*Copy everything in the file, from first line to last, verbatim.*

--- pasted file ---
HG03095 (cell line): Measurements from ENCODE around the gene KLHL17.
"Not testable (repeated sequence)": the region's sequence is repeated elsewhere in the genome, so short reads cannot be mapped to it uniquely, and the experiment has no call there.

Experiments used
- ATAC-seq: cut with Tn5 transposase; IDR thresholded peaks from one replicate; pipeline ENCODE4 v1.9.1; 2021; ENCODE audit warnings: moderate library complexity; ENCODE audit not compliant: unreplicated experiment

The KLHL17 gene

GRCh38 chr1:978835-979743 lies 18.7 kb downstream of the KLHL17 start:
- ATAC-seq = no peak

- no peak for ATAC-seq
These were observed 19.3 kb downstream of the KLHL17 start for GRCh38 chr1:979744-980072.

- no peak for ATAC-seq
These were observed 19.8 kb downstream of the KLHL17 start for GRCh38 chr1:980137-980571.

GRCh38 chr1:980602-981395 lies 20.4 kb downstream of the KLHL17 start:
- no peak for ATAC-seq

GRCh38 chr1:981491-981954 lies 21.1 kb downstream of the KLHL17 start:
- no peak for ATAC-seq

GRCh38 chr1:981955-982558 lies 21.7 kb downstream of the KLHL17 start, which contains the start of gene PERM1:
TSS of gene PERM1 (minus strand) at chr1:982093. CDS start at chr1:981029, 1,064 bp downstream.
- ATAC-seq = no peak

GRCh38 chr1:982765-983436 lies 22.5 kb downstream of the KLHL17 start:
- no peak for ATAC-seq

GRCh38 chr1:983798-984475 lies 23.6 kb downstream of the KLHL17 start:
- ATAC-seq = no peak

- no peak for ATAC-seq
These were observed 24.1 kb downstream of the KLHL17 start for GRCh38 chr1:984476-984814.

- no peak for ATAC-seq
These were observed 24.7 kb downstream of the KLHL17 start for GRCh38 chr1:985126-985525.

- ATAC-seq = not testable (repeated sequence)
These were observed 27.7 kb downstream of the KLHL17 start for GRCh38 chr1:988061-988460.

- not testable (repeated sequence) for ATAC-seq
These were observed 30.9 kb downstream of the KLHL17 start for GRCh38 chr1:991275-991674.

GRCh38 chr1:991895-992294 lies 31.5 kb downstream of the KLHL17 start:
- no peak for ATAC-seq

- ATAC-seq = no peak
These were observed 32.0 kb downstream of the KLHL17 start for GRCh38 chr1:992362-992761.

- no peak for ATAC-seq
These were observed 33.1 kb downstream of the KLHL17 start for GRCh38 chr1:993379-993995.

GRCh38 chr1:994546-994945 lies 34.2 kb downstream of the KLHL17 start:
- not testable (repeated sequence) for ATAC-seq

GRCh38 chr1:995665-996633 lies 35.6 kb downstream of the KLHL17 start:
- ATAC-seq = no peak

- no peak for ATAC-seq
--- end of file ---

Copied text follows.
HG03095 (cell line): Measurements from ENCODE around the gene KLHL17.
"Not testable (repeated sequence)": the region's sequence is repeated elsewhere in the genome, so short reads cannot be mapped to it uniquely, and the experiment has no call there.

Experiments used
- ATAC-seq: cut with Tn5 transposase; IDR thresholded peaks from one replicate; pipeline ENCODE4 v1.9.1; 2021; ENCODE audit warnings: moderate library complexity; ENCODE audit not compliant: unreplicated experiment

The KLHL17 gene

GRCh38 chr1:978835-979743 lies 18.7 kb downstream of the KLHL17 start:
- ATAC-seq = no peak

- no peak for ATAC-seq
These were observed 19.3 kb downstream of the KLHL17 start for GRCh38 chr1:979744-980072.

- no peak for ATAC-seq
These were observed 19.8 kb downstream of the KLHL17 start for GRCh38 chr1:980137-980571.

GRCh38 chr1:980602-981395 lies 20.4 kb downstream of the KLHL17 start:
- no peak for ATAC-seq

GRCh38 chr1:981491-981954 lies 21.1 kb downstream of the KLHL17 start:
- no peak for ATAC-seq

GRCh38 chr1:981955-982558 lies 21.7 kb downstream of the KLHL17 start, which contains the start of gene PERM1:
TSS of gene PERM1 (minus strand) at chr1:982093. CDS start at chr1:981029, 1,064 bp downstream.
- ATAC-seq = no peak

GRCh38 chr1:982765-983436 lies 22.5 kb downstream of the KLHL17 start:
- no peak for ATAC-seq

GRCh38 chr1:983798-984475 lies 23.6 kb downstream of the KLHL17 start:
- ATAC-seq = no peak

- no peak for ATAC-seq
These were observed 24.1 kb downstream of the KLHL17 start for GRCh38 chr1:984476-984814.

- no peak for ATAC-seq
These were observed 24.7 kb downstream of the KLHL17 start for GRCh38 chr1:985126-985525.

- ATAC-seq = not testable (repeated sequence)
These were observed 27.7 kb downstream of the KLHL17 start for GRCh38 chr1:988061-988460.

- not testable (repeated sequence) for ATAC-seq
These were observed 30.9 kb downstream of the KLHL17 start for GRCh38 chr1:991275-991674.

GRCh38 chr1:991895-992294 lies 31.5 kb downstream of the KLHL17 start:
- no peak for ATAC-seq

- ATAC-seq = no peak
These were observed 32.0 kb downstream of the KLHL17 start for GRCh38 chr1:992362-992761.

- no peak for ATAC-seq
These were observed 33.1 kb downstream of the KLHL17 start for GRCh38 chr1:993379-993995.

GRCh38 chr1:994546-994945 lies 34.2 kb downstream of the KLHL17 start:
- not testable (repeated sequence) for ATAC-seq

GRCh38 chr1:995665-996633 lies 35.6 kb downstream of the KLHL17 start:
- ATAC-seq = no peak

- no peak for ATAC-seq